Yesterday evening I heard David Kuria deliver the Kaleidoscope lecture at the University of London about his campaign for election as a senator in next year’s Kenyan election. David is campaigning as an openly gay man, a first in Africa. He began by reflecting on the attitude of LGBTI Africans to their involvement in working politically for change, and on his experience running as an outsider. You get to see things other people miss, he said. Change in Kenya is coming from below, from within the grass roots. David is standing as an independent against two other candidates from the major political parties.
I’m meeting David again this afternoon to continue the conversation we began in Kenya in March when he met retired Archbishop David Gitari with Revd Michael Kimindu and other Anglican pro-gay priests. David Kuria is a playful, modest, gentle man, and I wonder how he will endure the pressures of a political campaign as a gay Christian Kenyan.
Another first in Africa is taking place on Saturday. Members of the Changing Attitude Kenya steering committee are travelling from Kisumu and Nairobi to Mombasa, joining LGBT Anglicans there for an all day meeting on Saturday with Bishop Julius Kalu, the Bishop of Mombasa I met in March. Bishop Joseph is becoming a confident advocate for LGBTI Anglicans in Kenya and has promised to engage his brother bishops in conversation.
For the first time in an African country (with the exception of South Africa) an Anglican bishop is meeting publicly with LGBTI Christians with a commitment to support them openly and to represent their experience honestly to the other bishops.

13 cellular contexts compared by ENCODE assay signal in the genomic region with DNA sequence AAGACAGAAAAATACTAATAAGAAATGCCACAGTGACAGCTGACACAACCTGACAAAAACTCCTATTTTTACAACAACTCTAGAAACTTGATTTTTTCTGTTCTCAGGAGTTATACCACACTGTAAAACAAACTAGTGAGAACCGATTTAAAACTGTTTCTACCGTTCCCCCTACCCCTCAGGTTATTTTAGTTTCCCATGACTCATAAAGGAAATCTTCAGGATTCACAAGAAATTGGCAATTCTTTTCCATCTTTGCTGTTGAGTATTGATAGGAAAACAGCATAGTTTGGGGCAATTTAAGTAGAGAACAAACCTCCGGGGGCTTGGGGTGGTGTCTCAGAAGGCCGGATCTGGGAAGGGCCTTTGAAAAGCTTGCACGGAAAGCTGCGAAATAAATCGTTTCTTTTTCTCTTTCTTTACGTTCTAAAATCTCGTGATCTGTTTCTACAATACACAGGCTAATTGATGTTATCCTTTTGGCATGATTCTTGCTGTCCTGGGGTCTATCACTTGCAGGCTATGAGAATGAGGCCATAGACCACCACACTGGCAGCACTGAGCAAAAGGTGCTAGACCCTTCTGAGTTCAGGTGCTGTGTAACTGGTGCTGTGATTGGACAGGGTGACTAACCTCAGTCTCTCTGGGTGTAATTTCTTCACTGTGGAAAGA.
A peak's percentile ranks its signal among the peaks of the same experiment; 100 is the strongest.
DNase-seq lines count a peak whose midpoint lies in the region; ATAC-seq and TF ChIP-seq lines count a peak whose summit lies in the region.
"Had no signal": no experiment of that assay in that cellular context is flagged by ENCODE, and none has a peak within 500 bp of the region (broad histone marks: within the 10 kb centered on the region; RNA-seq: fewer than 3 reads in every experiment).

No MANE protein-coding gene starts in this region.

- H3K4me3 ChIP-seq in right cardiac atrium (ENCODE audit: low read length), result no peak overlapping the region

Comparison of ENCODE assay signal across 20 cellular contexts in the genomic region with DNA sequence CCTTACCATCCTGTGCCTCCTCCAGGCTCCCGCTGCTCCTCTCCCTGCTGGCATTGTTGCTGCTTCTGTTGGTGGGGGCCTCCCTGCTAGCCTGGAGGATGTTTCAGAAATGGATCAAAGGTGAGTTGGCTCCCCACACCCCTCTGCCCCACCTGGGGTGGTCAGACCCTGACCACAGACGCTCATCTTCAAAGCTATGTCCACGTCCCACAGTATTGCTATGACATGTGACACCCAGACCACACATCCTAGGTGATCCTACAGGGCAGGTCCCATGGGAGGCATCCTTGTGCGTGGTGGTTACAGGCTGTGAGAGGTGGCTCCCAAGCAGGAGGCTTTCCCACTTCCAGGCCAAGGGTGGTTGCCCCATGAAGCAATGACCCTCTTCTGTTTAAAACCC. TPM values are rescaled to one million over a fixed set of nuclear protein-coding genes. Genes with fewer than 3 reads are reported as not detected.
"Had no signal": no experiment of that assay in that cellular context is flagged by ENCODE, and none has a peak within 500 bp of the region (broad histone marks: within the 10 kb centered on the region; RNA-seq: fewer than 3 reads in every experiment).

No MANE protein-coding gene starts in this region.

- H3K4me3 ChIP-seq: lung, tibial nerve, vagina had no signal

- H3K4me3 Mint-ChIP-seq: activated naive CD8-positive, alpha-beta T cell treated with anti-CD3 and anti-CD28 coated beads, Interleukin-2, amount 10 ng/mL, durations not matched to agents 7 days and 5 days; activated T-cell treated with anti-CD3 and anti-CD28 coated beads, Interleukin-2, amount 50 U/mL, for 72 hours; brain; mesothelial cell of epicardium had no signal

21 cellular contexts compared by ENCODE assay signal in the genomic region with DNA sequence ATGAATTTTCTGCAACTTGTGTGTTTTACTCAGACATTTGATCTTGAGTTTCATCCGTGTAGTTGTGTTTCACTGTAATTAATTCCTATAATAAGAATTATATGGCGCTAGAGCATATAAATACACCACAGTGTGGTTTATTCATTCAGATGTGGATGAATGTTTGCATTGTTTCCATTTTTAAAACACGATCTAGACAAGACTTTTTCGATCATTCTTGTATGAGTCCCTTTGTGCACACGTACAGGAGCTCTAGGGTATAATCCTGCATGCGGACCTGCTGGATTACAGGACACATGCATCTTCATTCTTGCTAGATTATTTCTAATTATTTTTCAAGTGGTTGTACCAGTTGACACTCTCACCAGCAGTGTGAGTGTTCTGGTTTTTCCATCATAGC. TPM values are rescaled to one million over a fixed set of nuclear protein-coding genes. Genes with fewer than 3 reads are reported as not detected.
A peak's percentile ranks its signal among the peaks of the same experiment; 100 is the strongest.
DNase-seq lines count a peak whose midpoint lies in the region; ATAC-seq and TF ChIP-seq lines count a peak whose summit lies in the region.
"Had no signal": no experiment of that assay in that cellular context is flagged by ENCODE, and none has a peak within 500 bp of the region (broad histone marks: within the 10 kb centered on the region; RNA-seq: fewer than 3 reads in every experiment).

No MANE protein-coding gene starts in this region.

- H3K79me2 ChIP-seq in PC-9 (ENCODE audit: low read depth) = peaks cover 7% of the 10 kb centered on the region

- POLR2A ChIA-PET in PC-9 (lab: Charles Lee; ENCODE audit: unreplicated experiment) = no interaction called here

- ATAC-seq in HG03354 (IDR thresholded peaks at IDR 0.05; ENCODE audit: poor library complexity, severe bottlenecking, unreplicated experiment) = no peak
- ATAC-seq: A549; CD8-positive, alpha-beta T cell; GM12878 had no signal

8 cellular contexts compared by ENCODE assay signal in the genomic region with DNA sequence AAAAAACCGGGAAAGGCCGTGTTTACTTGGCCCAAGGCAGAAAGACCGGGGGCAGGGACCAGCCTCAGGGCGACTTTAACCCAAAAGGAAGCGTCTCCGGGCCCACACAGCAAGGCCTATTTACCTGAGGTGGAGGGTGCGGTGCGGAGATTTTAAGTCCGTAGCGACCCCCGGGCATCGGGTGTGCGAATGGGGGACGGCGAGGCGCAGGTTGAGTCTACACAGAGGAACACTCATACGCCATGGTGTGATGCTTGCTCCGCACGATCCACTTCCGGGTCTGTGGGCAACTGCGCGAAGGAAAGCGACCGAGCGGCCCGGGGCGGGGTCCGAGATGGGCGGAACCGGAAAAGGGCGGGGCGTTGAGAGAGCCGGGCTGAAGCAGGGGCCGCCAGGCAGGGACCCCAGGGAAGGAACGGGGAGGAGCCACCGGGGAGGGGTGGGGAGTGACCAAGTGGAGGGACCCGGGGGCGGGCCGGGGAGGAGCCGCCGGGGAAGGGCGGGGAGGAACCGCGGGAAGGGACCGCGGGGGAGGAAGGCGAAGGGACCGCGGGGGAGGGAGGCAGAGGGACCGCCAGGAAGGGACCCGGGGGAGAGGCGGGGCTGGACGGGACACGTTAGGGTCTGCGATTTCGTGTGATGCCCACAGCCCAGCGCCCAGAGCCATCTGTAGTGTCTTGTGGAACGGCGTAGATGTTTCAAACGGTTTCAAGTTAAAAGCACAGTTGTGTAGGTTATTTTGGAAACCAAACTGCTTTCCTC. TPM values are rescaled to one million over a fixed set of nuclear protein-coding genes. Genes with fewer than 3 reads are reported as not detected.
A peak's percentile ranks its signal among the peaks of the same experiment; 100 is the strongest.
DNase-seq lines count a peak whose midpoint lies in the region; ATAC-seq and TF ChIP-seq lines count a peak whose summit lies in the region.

David Kuria’s election campaign is going to achieve a much higher profile. Yesterday morning he met John Bercow, the Speaker of the House of Commons, and Chris Smith, one of the first MPs to come out in Parliament. David’s endorsement by pro-gay and gay western politicians strengthens his campaign in Kenya and reinforces his own confidence. David has a campaign page on Facebook and donations to his campaign will make a huge difference, however small or large.
The Changing Attitude initiatives in Kenya may not be receiving similar attention as yet, but Kenya CA is developing relationships with bishops and the national church, which will ultimately lead to change not only for LGBTI Kenyans but also for Anglicans across Africa. These are very ordinary but remarkable people making a quite extraordinary breakthrough.
David Kuria, Bishop Joseph, Michael, Dan, Fred and others in CA-K, need to be enfolded with love and prayers as they risk the comfortable safety of the know to campaign for real change.